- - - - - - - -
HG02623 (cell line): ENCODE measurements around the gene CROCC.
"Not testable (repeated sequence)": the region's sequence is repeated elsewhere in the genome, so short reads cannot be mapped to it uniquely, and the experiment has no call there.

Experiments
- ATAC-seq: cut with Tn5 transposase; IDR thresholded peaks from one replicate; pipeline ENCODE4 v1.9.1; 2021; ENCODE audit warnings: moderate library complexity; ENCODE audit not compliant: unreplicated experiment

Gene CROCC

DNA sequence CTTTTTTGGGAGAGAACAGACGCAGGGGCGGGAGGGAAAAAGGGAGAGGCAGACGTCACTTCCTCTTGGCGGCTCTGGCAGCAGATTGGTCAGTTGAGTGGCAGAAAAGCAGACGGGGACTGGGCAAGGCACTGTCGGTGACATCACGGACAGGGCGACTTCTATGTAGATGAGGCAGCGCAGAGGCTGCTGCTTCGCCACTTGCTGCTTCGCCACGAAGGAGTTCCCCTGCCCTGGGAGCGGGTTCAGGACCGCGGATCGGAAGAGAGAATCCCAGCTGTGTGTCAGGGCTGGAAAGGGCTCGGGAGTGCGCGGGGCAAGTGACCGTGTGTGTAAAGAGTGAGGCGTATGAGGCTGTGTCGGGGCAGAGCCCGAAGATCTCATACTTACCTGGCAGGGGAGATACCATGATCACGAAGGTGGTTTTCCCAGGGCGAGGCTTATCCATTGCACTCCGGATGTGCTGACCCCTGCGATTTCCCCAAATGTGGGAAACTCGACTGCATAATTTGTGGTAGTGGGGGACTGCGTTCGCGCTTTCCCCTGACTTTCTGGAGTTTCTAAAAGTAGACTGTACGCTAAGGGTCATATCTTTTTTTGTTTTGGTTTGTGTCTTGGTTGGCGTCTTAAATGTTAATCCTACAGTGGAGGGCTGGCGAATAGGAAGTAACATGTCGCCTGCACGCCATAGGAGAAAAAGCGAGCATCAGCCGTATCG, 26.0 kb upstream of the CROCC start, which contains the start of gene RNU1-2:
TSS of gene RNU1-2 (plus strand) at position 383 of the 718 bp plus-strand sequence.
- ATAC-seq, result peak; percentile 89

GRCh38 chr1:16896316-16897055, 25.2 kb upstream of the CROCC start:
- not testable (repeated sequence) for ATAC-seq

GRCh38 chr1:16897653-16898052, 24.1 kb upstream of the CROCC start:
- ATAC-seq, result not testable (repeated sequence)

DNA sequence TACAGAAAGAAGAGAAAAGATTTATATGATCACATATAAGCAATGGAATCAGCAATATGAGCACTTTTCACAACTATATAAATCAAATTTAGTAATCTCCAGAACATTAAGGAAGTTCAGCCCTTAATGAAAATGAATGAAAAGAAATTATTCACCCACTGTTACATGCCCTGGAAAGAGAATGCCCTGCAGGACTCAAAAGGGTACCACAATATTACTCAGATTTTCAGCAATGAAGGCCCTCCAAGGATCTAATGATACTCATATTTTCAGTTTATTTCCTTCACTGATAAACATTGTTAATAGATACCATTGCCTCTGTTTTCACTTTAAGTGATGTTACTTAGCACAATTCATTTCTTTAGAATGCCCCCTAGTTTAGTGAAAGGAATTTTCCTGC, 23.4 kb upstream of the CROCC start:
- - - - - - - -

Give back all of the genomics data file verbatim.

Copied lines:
HG02623 (cell line): ENCODE measurements around the gene CROCC.
"Not testable (repeated sequence)": the region's sequence is repeated elsewhere in the genome, so short reads cannot be mapped to it uniquely, and the experiment has no call there.

Experiments
- ATAC-seq: cut with Tn5 transposase; IDR thresholded peaks from one replicate; pipeline ENCODE4 v1.9.1; 2021; ENCODE audit warnings: moderate library complexity; ENCODE audit not compliant: unreplicated experiment

Gene CROCC

DNA sequence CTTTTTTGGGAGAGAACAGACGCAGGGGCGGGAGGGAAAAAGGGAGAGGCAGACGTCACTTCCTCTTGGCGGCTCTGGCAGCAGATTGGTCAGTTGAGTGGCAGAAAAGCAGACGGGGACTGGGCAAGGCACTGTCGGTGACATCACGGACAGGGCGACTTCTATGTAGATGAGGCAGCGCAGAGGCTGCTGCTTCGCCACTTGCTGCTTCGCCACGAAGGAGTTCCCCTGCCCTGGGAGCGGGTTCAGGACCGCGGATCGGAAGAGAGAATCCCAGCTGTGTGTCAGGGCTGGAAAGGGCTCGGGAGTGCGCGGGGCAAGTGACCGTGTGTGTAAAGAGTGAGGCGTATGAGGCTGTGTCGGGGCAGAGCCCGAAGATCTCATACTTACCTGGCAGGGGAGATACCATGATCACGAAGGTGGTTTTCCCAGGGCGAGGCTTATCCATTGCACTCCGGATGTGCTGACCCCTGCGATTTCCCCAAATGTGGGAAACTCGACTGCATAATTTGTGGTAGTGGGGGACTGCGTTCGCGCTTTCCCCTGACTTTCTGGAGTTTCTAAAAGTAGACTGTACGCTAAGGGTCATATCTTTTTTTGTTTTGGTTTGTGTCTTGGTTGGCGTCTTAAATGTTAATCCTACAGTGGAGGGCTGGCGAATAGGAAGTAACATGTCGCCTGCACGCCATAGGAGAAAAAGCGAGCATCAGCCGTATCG, 26.0 kb upstream of the CROCC start, which contains the start of gene RNU1-2:
TSS of gene RNU1-2 (plus strand) at position 383 of the 718 bp plus-strand sequence.
- ATAC-seq, result peak; percentile 89

GRCh38 chr1:16896316-16897055, 25.2 kb upstream of the CROCC start:
- not testable (repeated sequence) for ATAC-seq

GRCh38 chr1:16897653-16898052, 24.1 kb upstream of the CROCC start:
- ATAC-seq, result not testable (repeated sequence)

DNA sequence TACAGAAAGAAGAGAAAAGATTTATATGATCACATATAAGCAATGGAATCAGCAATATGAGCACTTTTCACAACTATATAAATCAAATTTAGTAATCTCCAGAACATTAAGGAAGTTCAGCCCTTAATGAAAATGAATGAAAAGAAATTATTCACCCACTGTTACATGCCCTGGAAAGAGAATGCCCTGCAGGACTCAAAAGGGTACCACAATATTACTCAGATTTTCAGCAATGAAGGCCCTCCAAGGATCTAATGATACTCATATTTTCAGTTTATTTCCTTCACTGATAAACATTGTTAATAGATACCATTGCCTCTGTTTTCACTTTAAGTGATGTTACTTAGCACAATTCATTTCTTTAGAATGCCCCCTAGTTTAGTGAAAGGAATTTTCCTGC, 23.4 kb upstream of the CROCC start: